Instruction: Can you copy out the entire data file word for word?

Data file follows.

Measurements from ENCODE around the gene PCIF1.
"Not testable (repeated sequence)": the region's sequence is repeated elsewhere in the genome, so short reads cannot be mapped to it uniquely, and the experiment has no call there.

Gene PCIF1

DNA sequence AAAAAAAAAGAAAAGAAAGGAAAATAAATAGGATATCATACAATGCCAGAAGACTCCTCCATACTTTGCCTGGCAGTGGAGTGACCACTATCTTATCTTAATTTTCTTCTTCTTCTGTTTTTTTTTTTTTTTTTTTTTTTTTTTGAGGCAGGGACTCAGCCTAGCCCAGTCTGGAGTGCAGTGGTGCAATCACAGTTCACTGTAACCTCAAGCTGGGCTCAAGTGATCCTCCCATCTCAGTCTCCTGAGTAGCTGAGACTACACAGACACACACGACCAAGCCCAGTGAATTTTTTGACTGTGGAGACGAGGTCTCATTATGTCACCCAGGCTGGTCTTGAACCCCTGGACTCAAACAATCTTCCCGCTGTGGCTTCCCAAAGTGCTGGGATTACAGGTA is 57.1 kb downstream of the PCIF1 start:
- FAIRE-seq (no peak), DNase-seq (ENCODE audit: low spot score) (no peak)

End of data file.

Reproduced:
Measurements from ENCODE around the gene PCIF1.
"Not testable (repeated sequence)": the region's sequence is repeated elsewhere in the genome, so short reads cannot be mapped to it uniquely, and the experiment has no call there.

Gene PCIF1

DNA sequence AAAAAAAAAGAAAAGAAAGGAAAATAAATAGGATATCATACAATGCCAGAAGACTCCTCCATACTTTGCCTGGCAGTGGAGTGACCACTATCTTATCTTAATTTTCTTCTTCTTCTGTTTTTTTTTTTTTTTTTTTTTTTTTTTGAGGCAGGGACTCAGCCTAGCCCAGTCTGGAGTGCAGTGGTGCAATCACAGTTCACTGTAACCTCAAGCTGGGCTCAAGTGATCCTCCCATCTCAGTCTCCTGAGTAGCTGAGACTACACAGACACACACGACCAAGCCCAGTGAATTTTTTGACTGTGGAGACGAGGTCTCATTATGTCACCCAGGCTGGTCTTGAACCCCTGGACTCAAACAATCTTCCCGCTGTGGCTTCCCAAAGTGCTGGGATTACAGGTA is 57.1 kb downstream of the PCIF1 start:
- FAIRE-seq (no peak), DNase-seq (ENCODE audit: low spot score) (no peak)